Over the course of the past several years, I’ve found myself deeply involved in the strategic planning of end-to-end solutions for email campaigns which, while at times frustrating and arduous, are deeply interesting and a great exercise in thinking in multiple directions. You’ll find in the words below some thoughts based on my own experiences in terms of strategies I’ve employed to great success in the inbox. This won’t touch very much on the design of emails which is an entire book in and of itself—in fact, Jason Rodriguez offers an excellent book in that vein that you should absolutely hand over your money for.
To begin, I think pushing a regular email newsletter, for the right reasons, is absolutely a mandatory for anyone (business, individual, non-profit, etc.) carrying themselves as a thought leader or, at the very least, a steward of vast amounts of relevant content.
To make a bunch ob unorganized babble seem more organized, I’ve broken the items needed for a successful email campaign into these elements:
- The List
- The Template
- The Strategy
- The Schedule
- The Marketing
- The Data
- The Unsubscribe
Every email service provider and CRM out there that’s worth anything will recommend up and down that organically growing a list is really the only way to get decent response rates from quality leads. Importing lists will lead to, potentially, catastrophic levels of unsubscribes. There are a few ways in which to grow a list organically, here’s what I’ve done in past efforts to the success of increased rate of return (measured in website visitation, click-thru, and subscription) to the tune of 400% inside of two months.
First, an obvious CTA was placed on the corporate website (in a globally accessible position—in this case, an area above the footer) that encouraged regular site visitors to opt-in to more content that would, ultimately, lead to uniquely curated content based on the vertical of that user. Initially there was one big subscriber list that all received the same content, but once the list had grown past about 2,000 subscribers, the sign-up process was altered to inquire of the user what of a list of 9 verticals the agency aimed for in new business they felt they fit into. When those list segments grew to at least 50 subscribers each, an industry/vertical-specific email newsletter for that vertical as well as a general agency newsletter was sent at different times during each month.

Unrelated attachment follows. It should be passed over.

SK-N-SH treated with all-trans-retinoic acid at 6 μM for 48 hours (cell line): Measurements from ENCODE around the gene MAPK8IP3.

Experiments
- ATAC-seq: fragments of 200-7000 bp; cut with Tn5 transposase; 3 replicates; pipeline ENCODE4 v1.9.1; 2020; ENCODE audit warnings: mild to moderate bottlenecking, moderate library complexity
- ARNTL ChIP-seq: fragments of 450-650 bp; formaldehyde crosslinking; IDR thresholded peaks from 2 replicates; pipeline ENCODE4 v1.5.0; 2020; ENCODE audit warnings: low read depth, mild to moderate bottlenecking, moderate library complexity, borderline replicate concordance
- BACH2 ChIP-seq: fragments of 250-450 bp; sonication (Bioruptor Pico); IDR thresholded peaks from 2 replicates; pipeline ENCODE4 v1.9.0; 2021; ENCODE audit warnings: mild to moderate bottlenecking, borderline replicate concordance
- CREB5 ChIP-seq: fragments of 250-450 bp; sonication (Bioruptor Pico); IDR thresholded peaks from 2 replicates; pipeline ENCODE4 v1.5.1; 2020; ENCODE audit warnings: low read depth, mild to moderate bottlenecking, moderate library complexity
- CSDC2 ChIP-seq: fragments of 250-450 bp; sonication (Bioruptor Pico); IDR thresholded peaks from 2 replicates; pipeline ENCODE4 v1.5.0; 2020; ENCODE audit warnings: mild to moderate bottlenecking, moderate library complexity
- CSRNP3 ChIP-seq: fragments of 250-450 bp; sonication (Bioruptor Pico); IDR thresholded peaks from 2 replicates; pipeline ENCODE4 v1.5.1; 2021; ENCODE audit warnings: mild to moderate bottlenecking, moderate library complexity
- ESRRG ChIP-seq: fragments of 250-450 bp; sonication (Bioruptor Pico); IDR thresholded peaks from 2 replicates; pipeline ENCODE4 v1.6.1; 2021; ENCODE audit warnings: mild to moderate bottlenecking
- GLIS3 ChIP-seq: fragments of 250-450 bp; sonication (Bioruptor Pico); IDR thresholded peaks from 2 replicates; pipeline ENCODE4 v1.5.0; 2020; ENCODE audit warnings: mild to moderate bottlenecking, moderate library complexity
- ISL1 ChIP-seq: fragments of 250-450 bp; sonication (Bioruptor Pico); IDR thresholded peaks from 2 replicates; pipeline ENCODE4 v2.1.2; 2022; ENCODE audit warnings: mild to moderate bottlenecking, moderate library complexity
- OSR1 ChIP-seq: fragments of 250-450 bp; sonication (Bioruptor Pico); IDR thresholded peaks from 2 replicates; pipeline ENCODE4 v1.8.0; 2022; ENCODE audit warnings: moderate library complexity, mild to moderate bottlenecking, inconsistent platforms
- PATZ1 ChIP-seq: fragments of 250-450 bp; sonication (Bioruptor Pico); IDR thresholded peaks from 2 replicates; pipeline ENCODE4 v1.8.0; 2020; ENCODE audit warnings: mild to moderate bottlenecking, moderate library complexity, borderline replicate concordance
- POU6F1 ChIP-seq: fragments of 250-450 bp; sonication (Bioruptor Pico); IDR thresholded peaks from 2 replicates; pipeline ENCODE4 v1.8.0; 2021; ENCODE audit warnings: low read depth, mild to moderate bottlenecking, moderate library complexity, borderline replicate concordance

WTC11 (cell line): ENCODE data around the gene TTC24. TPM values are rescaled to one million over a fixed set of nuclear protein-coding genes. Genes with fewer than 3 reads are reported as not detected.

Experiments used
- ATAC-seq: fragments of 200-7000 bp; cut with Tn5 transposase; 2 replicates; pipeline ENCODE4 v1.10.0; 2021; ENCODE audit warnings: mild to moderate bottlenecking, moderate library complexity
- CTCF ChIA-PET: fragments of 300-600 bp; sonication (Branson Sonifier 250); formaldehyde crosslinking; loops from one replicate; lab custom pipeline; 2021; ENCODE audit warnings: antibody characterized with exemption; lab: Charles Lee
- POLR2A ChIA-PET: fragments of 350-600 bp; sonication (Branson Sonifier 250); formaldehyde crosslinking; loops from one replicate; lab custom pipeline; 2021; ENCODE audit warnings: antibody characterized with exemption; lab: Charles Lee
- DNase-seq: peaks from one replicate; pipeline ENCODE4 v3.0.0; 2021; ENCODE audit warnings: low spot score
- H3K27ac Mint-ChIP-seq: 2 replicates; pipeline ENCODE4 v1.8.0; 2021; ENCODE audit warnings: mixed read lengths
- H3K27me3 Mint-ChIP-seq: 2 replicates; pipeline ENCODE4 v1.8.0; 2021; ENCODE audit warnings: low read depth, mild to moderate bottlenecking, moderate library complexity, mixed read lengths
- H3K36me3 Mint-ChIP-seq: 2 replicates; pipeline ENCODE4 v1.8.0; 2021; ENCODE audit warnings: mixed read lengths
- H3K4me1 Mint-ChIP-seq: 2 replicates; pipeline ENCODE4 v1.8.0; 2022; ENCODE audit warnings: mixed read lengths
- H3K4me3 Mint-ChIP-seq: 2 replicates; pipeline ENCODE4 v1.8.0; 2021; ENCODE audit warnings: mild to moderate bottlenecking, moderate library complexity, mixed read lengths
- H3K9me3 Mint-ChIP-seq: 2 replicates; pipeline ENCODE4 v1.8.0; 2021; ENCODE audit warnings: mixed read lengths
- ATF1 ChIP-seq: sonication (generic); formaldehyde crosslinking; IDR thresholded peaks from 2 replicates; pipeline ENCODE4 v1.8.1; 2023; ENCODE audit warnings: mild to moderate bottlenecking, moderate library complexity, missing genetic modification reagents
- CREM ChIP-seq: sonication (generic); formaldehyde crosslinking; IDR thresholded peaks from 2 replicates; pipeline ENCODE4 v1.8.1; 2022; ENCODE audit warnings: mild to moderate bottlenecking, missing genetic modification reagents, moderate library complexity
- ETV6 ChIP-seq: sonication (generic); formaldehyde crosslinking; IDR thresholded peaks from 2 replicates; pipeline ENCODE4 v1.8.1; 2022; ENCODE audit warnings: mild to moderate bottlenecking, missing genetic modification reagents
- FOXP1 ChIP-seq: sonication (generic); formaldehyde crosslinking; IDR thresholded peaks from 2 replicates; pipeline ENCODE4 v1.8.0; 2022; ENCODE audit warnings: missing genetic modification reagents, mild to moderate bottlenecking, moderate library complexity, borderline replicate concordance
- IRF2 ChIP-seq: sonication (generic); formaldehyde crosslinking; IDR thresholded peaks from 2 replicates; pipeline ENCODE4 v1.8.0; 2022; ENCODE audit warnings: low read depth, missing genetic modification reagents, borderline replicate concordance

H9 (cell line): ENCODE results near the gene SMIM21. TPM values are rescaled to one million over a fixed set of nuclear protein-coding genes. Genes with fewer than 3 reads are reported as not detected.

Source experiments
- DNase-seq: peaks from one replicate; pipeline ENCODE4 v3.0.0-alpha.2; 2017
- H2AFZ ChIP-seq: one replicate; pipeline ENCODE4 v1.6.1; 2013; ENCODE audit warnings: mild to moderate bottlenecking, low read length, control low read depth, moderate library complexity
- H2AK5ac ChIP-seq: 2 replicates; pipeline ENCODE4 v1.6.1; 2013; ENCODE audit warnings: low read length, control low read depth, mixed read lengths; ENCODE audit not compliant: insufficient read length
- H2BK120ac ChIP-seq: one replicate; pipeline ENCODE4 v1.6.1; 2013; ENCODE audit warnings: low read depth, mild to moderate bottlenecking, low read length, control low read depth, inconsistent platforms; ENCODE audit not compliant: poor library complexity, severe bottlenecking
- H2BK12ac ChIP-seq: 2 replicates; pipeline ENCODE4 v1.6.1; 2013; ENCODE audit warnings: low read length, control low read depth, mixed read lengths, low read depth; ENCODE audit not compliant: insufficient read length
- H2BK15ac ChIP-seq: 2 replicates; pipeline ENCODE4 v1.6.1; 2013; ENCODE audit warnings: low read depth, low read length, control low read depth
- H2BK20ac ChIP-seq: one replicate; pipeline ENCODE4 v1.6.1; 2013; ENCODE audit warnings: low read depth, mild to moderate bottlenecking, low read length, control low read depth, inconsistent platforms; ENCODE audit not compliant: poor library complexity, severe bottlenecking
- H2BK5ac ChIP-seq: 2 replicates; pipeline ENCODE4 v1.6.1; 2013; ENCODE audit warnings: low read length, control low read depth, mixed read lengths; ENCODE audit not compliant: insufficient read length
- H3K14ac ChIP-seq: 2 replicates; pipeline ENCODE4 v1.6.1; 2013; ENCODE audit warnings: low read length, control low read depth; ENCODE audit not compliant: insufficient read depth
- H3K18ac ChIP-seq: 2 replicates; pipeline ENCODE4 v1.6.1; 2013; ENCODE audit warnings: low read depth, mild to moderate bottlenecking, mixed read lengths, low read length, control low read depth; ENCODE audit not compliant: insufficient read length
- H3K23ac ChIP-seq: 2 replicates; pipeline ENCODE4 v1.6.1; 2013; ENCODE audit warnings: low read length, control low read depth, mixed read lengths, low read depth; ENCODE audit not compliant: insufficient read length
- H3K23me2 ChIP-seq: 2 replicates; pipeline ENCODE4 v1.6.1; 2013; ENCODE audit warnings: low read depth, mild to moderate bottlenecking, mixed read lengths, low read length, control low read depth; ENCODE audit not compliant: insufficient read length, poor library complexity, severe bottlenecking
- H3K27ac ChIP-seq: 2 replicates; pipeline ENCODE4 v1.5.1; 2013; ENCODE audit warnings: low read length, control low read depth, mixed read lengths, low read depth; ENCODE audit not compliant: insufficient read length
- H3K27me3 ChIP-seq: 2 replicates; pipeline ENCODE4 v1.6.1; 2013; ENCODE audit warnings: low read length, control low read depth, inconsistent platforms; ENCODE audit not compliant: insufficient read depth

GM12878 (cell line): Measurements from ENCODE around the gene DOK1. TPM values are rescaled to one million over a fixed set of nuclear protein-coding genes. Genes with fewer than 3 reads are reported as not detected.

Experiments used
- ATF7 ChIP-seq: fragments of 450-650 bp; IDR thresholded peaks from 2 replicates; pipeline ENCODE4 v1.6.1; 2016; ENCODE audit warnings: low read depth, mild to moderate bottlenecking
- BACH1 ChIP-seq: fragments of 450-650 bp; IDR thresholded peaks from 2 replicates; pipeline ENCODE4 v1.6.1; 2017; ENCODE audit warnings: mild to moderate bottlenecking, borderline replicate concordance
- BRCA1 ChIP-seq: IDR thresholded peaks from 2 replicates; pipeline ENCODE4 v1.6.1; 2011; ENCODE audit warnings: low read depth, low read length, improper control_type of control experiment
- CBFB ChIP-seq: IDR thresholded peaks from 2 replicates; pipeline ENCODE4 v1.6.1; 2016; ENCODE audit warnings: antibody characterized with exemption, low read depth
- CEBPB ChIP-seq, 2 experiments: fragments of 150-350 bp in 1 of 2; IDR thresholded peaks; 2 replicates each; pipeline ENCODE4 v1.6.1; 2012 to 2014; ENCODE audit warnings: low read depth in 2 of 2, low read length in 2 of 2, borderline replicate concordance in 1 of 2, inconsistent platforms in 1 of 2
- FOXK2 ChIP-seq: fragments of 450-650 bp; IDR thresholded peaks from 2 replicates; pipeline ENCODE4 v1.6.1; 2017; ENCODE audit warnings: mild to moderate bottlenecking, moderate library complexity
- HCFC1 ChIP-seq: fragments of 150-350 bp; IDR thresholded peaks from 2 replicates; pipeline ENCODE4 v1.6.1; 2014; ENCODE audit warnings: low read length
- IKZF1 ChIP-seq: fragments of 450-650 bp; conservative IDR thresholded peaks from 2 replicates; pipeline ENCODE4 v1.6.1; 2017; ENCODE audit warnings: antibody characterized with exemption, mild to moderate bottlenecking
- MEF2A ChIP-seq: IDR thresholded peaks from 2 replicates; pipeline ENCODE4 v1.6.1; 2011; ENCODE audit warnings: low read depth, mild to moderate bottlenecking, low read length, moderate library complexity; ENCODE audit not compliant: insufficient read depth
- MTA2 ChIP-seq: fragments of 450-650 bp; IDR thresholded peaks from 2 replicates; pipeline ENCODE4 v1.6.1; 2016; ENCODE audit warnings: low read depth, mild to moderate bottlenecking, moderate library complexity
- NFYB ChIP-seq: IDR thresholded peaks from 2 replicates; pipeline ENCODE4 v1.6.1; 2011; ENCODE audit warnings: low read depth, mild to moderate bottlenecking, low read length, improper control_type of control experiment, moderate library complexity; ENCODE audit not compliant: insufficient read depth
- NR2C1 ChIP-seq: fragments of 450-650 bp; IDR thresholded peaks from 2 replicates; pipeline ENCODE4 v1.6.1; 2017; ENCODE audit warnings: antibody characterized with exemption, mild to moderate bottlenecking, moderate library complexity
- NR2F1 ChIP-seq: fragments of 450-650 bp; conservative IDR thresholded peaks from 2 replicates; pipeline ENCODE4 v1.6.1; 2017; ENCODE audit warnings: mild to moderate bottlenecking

Second, a landing page was crafted to speak more on the subject of what one would receive by joining up with the newsletter and contained the sign-up form molded into the layout of that landing page. This landing page worked as the target of social media campaigns so there was a common URL to send outside users to for direct sign-up versus having them navigate to the sign-up form. It was housed within the site so that users could then flip through the site as desired for more information, but they landed on that sign-up page. I’ll talk more about the avenues used to get here later on under ‘The Marketing.’